“Kiryuin Hanako no Shogai (Onimasa),” 1982 drama, 2 hours and 26 minutes.

Directed by Hideo Gosha. Starring Tatsuya Nakadai and Shima Iwashita.

Set in the 1920s, gang boss Onimasa of the Kiryuin Family accepts a young girl, Matsue, as payment for a debt, whom he then adopts. This story opens when Onimasa’s real daughter Hanako has just died, leading to Matsue’s telling the family’s story in flashback form. A decades long duel with Boss Suenaga is kicked off when after the disputed outcome of a brutal dogfight between vicious mastiffs, Suenaga, who lost kills the winner’s dog and threatens Onimasa.

“Kogarashi Monjiro Kakawari Gozansen (Secret of Monjiro’s Birth),” 1972 jidaigeki, 1 hour and 30 minutes.

Directed by Sadao Nakajima. Starring Bunta Sugawara and Etsuko Ichihara.

Secrets surrounding Monjiro’s birth are revealed.

“Kuro no Tozoku (Black Thief),” 1964 jidaigeki, 1 hour and 35 minutes.

Directed by Umetsugu Inoue. Starring Hashizo Okawa and Ryutaro Otomo.

Organized thieves battle against the Shogun’s ruthless ruling in attempt to get back their land.

“Little Forest: Fuyu/Haru (Little Forest: Winter/Spring),” 2015 drama,
2 hours.

Directed by Junichi Mori. Starring Ai Hashimoto and Takahiro Miura.

Ichiko continues to live self-sufficiently, taking advantage of local seasonal ingredients for the meals she prepares for herself. The film depicts both the blessings and harshness of nature as Ichiko continues surviving on her own through the changing seasons and concludes as she embraces the limitations of the winter season and the ultimate triumph of spring.

“Meiji Kyokakuden Sandaime Shumei (Codes of Meiji),” 1965 action film, 1 hour and 29 minutes.

Directed by Yasuo Huruhata. Starring Koji Tsuruta and Junko Fuji.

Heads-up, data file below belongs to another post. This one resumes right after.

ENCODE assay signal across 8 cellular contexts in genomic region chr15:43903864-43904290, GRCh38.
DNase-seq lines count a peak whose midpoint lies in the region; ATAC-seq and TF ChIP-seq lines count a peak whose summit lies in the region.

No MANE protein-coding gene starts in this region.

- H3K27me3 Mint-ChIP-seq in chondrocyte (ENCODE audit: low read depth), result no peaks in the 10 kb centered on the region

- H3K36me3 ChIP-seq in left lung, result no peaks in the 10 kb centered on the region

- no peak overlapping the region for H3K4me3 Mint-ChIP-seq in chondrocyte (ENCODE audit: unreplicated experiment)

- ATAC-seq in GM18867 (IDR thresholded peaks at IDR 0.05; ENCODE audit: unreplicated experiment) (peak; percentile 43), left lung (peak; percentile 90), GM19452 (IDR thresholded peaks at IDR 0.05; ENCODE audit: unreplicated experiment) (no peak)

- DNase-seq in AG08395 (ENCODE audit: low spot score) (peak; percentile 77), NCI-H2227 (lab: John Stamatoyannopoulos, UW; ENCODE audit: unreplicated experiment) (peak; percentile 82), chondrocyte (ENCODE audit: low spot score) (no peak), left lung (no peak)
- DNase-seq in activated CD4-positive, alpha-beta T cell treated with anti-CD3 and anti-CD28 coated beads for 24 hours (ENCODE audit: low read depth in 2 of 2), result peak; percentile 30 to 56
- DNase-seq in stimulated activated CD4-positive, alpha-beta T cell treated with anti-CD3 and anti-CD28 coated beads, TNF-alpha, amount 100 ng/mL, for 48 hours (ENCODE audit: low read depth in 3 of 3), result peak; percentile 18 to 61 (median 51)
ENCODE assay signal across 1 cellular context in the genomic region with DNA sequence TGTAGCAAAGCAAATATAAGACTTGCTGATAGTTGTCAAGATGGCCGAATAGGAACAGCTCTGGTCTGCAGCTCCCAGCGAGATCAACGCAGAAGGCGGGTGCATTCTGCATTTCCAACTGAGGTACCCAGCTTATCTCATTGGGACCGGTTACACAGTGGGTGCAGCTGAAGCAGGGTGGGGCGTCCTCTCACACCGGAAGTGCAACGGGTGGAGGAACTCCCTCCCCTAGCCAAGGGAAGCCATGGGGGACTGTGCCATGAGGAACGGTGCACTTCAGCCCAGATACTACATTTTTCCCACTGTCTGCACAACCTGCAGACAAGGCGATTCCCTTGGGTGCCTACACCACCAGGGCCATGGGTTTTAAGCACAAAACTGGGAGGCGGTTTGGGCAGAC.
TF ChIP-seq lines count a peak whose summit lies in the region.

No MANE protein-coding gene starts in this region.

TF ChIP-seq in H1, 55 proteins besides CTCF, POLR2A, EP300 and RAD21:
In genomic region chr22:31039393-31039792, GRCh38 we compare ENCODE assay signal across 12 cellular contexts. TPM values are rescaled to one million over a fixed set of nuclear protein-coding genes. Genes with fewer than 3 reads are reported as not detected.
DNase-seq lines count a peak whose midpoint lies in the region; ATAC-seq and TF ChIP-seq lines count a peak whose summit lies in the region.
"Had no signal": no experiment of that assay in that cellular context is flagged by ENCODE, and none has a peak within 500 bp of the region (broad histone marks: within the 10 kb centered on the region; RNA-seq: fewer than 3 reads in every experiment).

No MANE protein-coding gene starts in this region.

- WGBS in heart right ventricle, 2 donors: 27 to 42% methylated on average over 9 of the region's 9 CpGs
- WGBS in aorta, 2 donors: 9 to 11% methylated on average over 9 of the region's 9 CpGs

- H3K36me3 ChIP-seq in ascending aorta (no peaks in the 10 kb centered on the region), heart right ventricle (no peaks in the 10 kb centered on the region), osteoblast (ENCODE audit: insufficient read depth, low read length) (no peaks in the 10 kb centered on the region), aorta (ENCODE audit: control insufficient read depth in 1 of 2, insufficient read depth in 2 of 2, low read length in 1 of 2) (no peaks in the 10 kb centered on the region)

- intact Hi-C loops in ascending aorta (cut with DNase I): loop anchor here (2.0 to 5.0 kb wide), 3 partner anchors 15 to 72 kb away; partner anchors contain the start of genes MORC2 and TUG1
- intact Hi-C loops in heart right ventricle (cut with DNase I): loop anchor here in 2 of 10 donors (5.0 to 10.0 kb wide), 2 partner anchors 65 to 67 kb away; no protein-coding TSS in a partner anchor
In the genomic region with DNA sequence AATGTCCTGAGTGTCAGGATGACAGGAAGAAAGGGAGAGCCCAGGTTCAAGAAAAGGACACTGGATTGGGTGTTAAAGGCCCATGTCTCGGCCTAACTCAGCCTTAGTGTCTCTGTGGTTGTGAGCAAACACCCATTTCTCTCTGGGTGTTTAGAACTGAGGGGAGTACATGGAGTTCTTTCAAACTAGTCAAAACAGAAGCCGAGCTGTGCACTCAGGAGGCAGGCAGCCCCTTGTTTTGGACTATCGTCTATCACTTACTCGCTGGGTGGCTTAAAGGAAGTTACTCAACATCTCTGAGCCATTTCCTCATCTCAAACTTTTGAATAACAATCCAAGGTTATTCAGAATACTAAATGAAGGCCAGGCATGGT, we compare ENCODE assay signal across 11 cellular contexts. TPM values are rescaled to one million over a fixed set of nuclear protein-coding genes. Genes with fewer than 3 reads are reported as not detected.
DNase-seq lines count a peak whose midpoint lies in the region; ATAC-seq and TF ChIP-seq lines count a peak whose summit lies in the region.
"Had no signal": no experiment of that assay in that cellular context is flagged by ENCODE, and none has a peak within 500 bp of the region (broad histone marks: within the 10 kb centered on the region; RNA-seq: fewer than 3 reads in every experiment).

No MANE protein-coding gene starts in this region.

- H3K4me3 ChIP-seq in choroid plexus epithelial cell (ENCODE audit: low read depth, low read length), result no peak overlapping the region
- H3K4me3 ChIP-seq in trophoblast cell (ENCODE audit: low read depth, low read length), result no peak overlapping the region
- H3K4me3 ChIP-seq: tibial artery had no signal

Third generation yakuza boss faces conflicts of tradition and modernity in Osaka.

“Murasaki Zukin (The Purple Hooded Man),” 1958 jidaigeki, 1 hour and 28 minutes.

Directed by Hideaki Onishi. Starring Chiezo Kataoka, Kotaro Satomi, Ryunosuke Tsukigata and Satomi Oka.

Kataoka Chiezo stars as Murasaki Zuki, a mysterious hero of the people who helps those in need. Now under the rule of the evil Tanuma, the people look to Murasaki Zukin more than ever, to confront and punish those who bring misfortune upon the commoners. Will he be able to single-handedly restore peace to the land?

“Nihon no Don Kanketsu-hen (Japan’s Don Emerges),” 1978 action film,
2 hours and 11 minutes.

Directed by Sadao Nakajima. Starring Toshiro Mifune and Chiezo Kataoka.

Doublecrosses and backstabbings take place while the biggest yakuza bosses battle for the title of “Godfather of Japan” between eastern and western families. A violent story with an all-star cast — a must see!

“Ninkyo Kashi no Ishimatsu (Ishimatsu the Yakuza: Something’s Fishy),” 1967 drama, 1 hour and 49 minutes.

Directed by Noribumi Suzuki. Starring Saburo Kitajima and Hideo Murata.

Matsukichi, a worker at a fish market, tries to settle the business between the two competitors on his turf.